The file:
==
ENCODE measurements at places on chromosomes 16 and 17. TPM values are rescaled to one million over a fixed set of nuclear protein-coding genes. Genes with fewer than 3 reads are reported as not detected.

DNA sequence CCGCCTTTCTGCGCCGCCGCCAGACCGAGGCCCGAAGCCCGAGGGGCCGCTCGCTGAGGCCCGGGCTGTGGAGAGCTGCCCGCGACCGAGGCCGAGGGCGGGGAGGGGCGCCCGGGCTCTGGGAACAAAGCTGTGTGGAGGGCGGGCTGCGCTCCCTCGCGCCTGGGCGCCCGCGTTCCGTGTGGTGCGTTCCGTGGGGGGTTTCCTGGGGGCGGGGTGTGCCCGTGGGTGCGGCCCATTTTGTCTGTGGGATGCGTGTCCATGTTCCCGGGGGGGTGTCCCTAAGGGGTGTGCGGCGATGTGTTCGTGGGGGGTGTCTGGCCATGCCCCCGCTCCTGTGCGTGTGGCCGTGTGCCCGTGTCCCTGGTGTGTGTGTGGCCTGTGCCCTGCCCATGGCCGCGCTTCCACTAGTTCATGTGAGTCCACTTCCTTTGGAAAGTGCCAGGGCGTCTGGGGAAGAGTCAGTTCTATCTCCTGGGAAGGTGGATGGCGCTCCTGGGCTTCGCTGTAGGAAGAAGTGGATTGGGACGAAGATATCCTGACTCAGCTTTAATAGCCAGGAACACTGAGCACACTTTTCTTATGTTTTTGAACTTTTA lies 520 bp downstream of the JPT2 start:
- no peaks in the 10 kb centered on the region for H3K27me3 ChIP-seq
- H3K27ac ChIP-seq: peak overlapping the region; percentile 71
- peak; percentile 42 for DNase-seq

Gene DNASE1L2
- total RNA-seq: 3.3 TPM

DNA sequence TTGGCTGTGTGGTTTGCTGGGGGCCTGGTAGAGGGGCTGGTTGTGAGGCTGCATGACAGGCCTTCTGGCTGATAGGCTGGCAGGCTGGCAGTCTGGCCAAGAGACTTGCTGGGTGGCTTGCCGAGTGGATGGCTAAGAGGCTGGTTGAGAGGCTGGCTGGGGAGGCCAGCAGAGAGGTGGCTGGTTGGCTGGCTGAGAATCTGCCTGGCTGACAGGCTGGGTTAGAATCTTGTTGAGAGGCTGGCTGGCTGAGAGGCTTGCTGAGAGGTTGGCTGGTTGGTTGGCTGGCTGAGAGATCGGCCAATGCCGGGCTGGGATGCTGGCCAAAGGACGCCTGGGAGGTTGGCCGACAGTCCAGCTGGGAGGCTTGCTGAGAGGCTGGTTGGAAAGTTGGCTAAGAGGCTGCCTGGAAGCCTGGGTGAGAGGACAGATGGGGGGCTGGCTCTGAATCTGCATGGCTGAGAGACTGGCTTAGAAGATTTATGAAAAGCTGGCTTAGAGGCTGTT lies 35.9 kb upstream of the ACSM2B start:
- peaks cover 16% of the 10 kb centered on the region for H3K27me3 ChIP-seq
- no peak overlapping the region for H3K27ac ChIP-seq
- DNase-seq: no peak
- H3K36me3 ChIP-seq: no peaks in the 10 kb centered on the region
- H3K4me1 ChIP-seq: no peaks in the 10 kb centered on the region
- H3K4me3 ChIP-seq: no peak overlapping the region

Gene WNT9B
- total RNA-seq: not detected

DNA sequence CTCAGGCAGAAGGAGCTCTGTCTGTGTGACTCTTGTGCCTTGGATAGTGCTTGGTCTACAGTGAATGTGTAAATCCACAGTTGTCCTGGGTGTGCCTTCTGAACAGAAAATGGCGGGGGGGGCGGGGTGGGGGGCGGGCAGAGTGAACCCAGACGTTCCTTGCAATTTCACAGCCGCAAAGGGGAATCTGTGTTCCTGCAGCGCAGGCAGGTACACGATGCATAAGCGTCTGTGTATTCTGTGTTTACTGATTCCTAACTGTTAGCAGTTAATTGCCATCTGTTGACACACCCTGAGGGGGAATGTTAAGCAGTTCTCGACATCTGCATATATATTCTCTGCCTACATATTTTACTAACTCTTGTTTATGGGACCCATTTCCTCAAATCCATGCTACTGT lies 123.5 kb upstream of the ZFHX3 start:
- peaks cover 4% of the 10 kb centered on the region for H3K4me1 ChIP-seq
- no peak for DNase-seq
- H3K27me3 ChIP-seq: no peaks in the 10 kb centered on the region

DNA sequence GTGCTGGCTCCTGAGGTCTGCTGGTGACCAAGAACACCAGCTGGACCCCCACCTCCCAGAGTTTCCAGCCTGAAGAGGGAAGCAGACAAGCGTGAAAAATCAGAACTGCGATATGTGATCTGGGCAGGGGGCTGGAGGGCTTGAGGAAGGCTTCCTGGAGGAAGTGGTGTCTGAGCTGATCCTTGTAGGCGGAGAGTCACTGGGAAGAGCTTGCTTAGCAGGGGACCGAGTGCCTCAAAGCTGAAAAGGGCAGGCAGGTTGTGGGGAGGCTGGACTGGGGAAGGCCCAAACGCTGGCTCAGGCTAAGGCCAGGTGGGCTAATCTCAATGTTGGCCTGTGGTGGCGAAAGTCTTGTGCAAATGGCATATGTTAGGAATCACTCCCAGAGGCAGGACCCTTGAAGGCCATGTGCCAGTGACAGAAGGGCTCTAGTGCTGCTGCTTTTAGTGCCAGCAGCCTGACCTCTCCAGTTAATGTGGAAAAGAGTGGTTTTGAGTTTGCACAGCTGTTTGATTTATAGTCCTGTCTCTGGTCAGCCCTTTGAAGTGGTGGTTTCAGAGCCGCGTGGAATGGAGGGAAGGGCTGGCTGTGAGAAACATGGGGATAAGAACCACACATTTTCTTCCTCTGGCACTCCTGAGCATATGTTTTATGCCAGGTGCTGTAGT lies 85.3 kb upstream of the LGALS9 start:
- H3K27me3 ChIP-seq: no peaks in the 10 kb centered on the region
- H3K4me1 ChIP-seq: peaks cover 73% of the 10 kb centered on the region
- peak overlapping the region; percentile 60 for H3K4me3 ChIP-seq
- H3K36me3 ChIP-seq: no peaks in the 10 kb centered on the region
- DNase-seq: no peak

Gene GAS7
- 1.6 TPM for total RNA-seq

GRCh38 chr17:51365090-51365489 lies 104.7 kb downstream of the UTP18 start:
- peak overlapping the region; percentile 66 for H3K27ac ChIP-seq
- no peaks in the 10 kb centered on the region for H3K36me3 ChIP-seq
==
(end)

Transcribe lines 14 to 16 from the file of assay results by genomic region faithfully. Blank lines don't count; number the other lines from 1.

- H3K4me3 ChIP-seq: no peak overlapping the region

Gene WNT9B
- total RNA-seq: not detected